Identity

     I’m feeling philosophical today, so let’s talk about identity.
     Do you think and, therefore, feel you are?
     If so, why isn’t that good enough for your local registrar?
     The U. S. Supreme Court has ruled (Crawford v. Marion County Election Board) that it’s OK for election runners to require photo identification before people can vote.
     Apparently this means more than taking a picture of yourself and signing it because a bunch of people argued all the way up to the Supreme Court that all sorts of minority, elderly, disabled and/or otherwise completely clueless people might not be able to vote because of this requirement.
     At the very least, many thousands of dead people are now going to be disenfranchised in some of our major metropolitan areas.
     On the surface, this controversy may seem a little silly. After all, how hard is it to remember to bring you ID with you to the polling place? And do we really want to allow voting by people who can’t figure out how to get an ID and bring it with them? Aren’t there enough really dumb people voting already?
     If you think those things, you’re only scratching the surface of the silliness here. You need to do a little mental work and get yourself to the next level of absurdity. If you haven’t done that, I’m here to guide you.
     Consider this: the ostensible purpose of the photo ID requirement is to ascertain that you’re really who you say are (i.e., an eligible voter). This might make sense if the photo ID proved you were that person.
     Now try Googling the phrase “fake ID.”
     See what I mean?
     It gets better. This is from the Supreme Court opinion: “No photo identification is required in order to register to vote, and the State offers free photo identification to qualified voters able to establish their residence and identity.”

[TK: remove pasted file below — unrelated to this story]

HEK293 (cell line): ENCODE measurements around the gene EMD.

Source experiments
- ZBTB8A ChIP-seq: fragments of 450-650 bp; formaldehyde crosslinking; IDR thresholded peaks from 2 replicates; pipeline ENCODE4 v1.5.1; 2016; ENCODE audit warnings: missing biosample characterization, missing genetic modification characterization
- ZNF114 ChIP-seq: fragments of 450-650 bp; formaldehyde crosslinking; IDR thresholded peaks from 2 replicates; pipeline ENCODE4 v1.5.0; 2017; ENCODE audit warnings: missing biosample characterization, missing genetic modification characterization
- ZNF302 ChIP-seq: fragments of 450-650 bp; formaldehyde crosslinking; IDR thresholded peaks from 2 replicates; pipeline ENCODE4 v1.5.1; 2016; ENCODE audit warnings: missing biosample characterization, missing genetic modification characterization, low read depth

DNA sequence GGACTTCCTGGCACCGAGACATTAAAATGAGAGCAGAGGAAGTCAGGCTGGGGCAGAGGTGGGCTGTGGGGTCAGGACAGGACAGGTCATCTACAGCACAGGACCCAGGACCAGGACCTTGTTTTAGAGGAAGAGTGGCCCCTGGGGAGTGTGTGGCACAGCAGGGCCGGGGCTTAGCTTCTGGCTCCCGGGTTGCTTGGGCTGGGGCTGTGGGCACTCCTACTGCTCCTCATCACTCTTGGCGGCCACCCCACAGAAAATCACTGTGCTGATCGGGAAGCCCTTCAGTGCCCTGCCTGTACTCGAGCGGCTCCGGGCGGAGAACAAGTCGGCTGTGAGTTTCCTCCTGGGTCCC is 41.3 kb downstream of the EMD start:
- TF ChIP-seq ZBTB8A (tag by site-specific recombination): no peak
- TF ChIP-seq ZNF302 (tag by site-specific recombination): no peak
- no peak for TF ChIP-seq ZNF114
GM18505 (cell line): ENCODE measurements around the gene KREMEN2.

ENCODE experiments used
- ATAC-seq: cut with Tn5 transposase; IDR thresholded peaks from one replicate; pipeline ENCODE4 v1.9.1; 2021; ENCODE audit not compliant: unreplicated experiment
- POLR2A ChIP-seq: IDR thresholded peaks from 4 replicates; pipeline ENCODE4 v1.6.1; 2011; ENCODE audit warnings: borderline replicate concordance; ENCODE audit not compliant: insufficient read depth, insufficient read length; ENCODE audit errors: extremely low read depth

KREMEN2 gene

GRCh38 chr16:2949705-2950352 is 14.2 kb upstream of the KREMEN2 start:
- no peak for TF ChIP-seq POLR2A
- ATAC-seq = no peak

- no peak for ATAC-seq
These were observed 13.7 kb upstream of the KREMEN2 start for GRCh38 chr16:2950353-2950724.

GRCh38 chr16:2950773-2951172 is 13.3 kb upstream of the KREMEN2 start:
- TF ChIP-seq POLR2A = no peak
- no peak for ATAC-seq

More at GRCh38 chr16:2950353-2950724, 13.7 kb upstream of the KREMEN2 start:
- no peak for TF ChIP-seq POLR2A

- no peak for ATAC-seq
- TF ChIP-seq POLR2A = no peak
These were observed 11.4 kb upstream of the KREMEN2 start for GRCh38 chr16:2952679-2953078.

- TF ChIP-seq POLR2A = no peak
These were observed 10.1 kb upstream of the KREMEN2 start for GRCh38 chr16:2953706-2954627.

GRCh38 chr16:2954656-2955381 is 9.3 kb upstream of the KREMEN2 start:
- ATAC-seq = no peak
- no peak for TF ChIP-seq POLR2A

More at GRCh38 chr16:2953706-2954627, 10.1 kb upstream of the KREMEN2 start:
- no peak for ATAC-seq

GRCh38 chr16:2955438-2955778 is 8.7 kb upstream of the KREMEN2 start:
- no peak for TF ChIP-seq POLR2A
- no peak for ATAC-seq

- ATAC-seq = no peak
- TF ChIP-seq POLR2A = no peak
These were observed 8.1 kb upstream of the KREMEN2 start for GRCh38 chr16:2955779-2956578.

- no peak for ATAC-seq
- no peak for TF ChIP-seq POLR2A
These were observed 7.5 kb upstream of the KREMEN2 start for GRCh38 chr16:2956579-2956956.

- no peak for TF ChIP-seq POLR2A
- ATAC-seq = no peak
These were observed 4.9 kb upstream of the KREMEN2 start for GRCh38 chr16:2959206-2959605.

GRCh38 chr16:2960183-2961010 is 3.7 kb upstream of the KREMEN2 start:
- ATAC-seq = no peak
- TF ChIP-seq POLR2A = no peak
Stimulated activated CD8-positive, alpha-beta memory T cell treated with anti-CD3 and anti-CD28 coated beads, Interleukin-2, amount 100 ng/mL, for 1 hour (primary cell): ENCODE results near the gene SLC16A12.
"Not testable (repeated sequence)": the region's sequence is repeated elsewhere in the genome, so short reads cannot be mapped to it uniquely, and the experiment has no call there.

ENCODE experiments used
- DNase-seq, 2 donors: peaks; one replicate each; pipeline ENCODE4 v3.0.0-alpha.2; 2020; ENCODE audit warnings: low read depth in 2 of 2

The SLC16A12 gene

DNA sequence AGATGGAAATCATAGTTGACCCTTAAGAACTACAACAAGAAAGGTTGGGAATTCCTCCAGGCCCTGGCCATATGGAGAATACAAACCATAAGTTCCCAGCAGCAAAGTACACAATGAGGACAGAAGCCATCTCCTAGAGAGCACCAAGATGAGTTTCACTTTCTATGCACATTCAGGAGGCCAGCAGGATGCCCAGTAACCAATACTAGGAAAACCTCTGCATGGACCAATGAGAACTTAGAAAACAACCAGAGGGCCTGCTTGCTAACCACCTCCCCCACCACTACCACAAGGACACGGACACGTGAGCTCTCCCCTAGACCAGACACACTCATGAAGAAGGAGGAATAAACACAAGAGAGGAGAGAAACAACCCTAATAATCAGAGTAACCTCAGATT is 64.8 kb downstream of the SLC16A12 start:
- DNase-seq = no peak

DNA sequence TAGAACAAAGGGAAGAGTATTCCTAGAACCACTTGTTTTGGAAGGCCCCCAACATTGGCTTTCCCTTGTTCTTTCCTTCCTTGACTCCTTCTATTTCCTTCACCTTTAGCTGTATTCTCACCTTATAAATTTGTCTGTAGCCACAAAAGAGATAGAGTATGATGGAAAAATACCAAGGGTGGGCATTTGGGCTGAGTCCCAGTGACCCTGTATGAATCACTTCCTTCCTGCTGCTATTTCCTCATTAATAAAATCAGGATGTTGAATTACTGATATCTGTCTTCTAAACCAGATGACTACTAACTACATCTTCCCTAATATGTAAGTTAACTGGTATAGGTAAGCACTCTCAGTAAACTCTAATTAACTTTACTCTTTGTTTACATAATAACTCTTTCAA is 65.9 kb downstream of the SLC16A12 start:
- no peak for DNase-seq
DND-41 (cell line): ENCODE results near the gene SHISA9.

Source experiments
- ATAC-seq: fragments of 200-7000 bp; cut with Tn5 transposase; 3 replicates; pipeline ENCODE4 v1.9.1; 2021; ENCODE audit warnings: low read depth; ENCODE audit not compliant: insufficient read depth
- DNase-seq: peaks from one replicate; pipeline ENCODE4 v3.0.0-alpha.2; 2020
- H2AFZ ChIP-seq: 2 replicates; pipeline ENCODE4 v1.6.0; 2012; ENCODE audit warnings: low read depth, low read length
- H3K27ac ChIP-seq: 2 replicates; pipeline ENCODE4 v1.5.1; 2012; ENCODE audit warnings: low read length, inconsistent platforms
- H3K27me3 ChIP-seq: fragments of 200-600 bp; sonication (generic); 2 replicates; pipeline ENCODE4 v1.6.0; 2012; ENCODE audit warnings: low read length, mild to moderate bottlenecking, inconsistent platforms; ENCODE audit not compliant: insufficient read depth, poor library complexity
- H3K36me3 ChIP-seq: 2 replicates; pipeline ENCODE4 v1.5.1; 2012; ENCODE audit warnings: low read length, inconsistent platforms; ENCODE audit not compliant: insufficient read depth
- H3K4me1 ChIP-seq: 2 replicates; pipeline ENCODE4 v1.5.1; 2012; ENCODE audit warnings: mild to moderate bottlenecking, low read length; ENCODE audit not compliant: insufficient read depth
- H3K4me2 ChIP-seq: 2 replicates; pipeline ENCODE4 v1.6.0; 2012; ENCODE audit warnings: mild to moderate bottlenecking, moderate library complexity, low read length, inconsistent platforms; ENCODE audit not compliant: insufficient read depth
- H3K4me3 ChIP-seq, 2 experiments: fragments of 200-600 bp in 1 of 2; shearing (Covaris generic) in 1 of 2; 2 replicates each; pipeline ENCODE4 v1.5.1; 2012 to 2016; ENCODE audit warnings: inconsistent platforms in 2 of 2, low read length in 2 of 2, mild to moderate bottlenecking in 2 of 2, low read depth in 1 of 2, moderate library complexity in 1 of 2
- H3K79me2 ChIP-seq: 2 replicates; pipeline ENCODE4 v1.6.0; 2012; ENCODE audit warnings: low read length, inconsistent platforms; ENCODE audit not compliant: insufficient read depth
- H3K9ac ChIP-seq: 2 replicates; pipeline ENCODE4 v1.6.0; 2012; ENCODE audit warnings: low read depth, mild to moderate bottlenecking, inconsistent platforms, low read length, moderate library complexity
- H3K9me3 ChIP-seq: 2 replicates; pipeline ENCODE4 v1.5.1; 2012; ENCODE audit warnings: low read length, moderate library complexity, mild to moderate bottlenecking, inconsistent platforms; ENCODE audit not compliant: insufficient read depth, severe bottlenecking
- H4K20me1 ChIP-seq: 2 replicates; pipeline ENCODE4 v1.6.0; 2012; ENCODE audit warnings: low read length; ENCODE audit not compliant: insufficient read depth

So you need a photo ID to establish your identity to vote but you don’t need a photo ID to establish your identity to get a photo ID.
     And that means that the voter photo ID requirement doesn’t deter anyone motivated and energetic enough to commit fraud but still manages to keep the disabled, poor, clueless and/or dead out of the polling booth.
     Hmm. Well, maybe that’s the real intent. After all, you could argue that the truly enterprising are our most informed voters.
     Or best-paid voters.
     By the way, if you’re thinking the legislators in Indiana passed this law to stop rampant fraudulent voting, then you haven’t read the Supreme Court opinion. This is from the majority opinion: “The record contains no evidence of any such fraud actually occurring in Indiana at any time in its history.”
     Apparently they wanted to make sure those poor and disabled people don’t get any ideas.
     But let’s get back to philosophy or maybe practicality. It seems to me that we should be taking a more holistic approach to elections. There’s so much more we could do at these polling places.
     For example, DNA testing. What better way to establish identities and, at the same time, screen for deadly diseases? You could vote, save your life, and see if that kid is really yours all at the same time.
     And why not use elections to promote universal health care?
     I’d like to see free colonoscopies available at every polling place. You’d encourage people (especially people with stomachaches who might not otherwise want to venture out of their houses) to vote and you’d reduce the strain on the health care system by spotting problems early.Some of the dead voters could really benefit from this.

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